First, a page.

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Introducing the Subway Footlong Index (SFI)

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I was reading Retire By 40 a couple of days ago and Joe had a good article about not forgetting about inflation in retirement. After all, if you are going to "Retire by 40", you've got to consider dealing with potentially 45 years (or more) of inflation. If you retire at age 65, you are looking at "only" 20 (or more years). (Yes, that's me getting 'mathy' by subtracting 25.)

Inflation over 45 years is a significantly bigger deal than over 20 years.

In the article, Joe mentioned the rising prices of the lunch special at a local Chinese restaurant. In a few years, the $5.50 special became a $7 one.

That triggered a thought about my own mental inflation index, the price of Subway footlongs subs. You might remember that back in 2008, Subway launched a $5 footlong promotion. From everything I've read, it was fabulous successful, so successful that it became part of the regular menu.

Over time the number of subs that were available for $5 dwindled. Then they disappeared except for a monthly special. That disappeared and, in my area, has been replaced with $3 six-inch sub. The $5 footlong became $5.50. Now the cheapest footlong is $6.25.

The Subway Footlong Index (SFI) is a good way to thin slice overall inflation because Subway can't reduce the product and still call it a footlong. (Though I supposed they could "thin slice" in a different way by making the meats thinner or smaller). It's different than the price of a computer which always seems to be the same or a "half gallon" of ice cream that shrinks to 1.75 quarts.

Another useful thing about SFI is that most of you know what I'm referring to. Sure in San Francisco, Hawaii, or New York, the same subs might be $7, but people have probably traveled to an area with a Subway that has typical pricing.

Let's look Subway prices and see if the SFI makes any sense with regard to traditional inflation indexes. I'm going to presume that you might have a $6 footlongs (I think I've still seen these). That means that prices have gone up around $1 (or $1.25 for me) in 8 years... from 2008-2016. We'll call it between 20-25% over 8 years.

That's around 2.7% per year compounded annually... which seems in line with other measures of inflation.

Maybe there really is something to this Subway Footlong Index? What do you think? Let me know in the comments.

Posted on August 11, 2016.

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4 Responses to “Introducing the Subway Footlong Index (SFI)”

  1. Big-D says:

    Funny, I look at Subway as a bell weather of how the food industry (not just fast food, but also grocery food) is doing as well. When they raise their prices, generally you will pay more at the grocery store was well. The other thing I look at is drinks and sides. I remember going to a restaurant and paying under $1 for a soda. Now restaurants are charging $2.99 for something that has not gone up in price for 2 decades. You can still buy syrup from coke for $15 which makes about 100 gallons of soda.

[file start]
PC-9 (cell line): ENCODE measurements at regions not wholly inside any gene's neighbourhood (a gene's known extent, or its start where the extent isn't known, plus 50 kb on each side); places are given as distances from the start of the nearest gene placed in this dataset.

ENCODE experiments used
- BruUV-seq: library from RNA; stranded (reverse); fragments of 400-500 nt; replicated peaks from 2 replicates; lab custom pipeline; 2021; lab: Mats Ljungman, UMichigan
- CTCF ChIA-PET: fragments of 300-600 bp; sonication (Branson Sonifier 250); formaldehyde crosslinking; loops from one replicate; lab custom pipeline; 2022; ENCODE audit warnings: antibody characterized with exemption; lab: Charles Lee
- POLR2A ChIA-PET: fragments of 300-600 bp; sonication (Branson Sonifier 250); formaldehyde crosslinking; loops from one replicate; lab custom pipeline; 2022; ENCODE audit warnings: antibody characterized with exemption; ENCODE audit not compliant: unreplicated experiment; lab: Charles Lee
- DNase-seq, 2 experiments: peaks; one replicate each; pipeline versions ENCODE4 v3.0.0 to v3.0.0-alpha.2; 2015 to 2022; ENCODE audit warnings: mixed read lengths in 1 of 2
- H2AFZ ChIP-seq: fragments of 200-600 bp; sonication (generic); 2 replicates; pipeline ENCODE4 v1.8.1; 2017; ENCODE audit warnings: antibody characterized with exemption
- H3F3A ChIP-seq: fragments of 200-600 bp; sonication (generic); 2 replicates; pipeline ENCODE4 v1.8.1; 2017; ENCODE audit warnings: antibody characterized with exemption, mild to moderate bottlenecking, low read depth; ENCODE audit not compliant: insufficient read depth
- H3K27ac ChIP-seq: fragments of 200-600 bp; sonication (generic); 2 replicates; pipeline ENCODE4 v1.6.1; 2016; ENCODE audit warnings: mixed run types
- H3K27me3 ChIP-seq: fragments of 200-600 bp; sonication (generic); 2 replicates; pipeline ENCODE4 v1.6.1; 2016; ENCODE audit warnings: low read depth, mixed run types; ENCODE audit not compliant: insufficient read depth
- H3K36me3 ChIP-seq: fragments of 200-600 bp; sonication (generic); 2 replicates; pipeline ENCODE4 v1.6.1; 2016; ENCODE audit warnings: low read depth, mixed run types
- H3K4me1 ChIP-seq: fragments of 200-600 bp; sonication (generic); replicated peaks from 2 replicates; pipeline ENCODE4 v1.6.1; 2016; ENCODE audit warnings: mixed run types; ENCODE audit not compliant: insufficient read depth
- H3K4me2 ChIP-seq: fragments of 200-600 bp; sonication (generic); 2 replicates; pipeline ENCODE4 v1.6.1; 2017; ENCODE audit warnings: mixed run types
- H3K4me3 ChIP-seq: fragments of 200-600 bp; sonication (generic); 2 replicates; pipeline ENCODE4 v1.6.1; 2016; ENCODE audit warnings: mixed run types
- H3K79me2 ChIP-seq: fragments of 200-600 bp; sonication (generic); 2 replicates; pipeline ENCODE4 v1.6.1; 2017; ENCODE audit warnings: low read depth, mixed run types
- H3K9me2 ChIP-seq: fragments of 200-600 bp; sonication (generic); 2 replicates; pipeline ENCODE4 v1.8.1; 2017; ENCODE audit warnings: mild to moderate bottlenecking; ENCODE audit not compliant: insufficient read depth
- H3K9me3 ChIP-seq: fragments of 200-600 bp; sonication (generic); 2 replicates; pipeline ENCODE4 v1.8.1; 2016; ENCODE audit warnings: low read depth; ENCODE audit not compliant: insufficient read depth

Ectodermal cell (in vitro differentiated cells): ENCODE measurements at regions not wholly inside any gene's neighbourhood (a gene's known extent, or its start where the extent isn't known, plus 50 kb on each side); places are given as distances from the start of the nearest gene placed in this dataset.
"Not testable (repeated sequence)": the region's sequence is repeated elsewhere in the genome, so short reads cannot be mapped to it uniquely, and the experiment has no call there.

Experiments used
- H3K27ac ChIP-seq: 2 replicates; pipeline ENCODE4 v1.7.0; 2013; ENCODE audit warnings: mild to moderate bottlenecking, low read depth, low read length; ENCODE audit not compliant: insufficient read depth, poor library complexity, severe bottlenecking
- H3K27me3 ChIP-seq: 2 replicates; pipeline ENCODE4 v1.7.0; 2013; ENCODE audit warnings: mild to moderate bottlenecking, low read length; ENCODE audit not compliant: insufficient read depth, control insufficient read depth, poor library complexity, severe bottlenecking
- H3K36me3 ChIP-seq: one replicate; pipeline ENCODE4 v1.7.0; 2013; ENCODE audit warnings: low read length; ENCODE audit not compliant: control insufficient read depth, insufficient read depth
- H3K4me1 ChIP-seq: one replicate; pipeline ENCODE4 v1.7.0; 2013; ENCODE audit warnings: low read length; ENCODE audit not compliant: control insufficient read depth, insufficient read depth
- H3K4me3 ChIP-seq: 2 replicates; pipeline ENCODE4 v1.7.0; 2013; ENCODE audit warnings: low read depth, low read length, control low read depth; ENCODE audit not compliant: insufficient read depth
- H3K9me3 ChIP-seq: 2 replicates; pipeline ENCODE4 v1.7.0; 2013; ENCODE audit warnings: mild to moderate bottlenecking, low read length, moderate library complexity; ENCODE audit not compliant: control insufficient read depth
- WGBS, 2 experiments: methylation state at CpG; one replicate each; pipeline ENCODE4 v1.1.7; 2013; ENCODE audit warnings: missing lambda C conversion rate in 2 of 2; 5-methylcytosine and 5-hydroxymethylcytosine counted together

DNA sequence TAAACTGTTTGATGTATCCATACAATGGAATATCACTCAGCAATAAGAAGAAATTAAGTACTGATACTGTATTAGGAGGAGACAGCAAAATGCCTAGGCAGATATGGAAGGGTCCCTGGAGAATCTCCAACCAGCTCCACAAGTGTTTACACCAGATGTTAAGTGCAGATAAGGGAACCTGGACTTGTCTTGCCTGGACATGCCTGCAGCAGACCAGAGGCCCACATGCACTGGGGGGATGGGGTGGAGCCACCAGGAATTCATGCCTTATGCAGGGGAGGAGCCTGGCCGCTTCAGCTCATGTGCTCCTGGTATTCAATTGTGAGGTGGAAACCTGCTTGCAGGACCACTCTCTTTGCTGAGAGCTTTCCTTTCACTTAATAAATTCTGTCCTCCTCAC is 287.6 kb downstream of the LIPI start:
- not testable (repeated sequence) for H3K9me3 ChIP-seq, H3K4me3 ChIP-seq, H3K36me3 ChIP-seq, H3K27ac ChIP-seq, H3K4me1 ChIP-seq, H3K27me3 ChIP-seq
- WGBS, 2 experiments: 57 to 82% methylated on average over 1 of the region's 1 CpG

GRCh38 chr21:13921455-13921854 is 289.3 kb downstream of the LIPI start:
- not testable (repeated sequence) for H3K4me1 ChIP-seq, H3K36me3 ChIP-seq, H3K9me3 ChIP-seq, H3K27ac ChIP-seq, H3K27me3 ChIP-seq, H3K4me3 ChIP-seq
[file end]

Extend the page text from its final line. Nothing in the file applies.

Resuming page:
Sadly I think I am remembering back farther than you are with your article and subway. I remember when all subs were between $3 and $4. You used to be able to get a foot long club meal for $5.25 including tax around me (5% tax). The thing I have noticed is what they have done through all the stages of inflation. They started at first by taking away a piece of meat. Used to be on a cold cut combo you got 6 pieces of ham, 6 pieces of salami and 6 pieces of bologna. They took away a piece of bologna. Then 2 pieces of ham. Then 2 pieces of bologna. Finally 2 pieces of salami. Each time they have taken away from the sandwich, there was a “menu” reshuffling and they have done stuff with the prices as well. So they are taking away product, as well as raising prices.

    My favorite sandwich at subway is the club. Turkey, Ham, Roast beef. It is also one of their most expensive because of the meats on it. It used to be (just like the cold cut trio) 6 pieces of each meat. Now it is 2 pieces of ham, 4 pieces of turkey, and 4 pieces of roast beef. Almost 50% less meat than was on that sandwich in the 90’s.

    I honestly have quit going to subway as often as I used to. Those choices they have made over the years makes the food not worth the money in my opinion. I only go when I am out of options and have to eat (like when I travel). But man have I spent a lot of money there over the decades. You used to get full going there when I was in college and I cannot tell you what it meant being full, on about 1 hour’s worth of wage.

    • Lazy Man says:

      In the 90’s there weren’t any Subways that were convenient for me to get to. I sometimes went out of my way on Sundays before football to get their meatball subs. I seem to remember them being around $8 after sales tax. I remember thinking, “Wow, this is just something to do on rare occasions.”

      When they came out with a $5 footlong, I started going back. It helped that it was much more convenient by that time. (I had moved.)

      I figured that they’d mess with the amounts of meat in the subs as you suggest. I’m surprised they just didn’t slice them thinner so that it looked like the same. Maybe they already implemented that shortcut and they are as thing as reasonable possible?

  2. Big-D says:

    We had a subway a few miles away from us in the 80’s and 90’s. Lots of “if the colts lose, cold cut trio subs are 10 times the loss amount” Those were dark days as a colts fan (lots of losing seasons), but cannot tell you how many $0.30 subs we go because the colts lost to the bills 16-13 :) I used to get 10 of them for the family for dinner …

  3. Steve says:

    They could make the foot long less than 12 inches, but they’d get sued for false advertising. Again.

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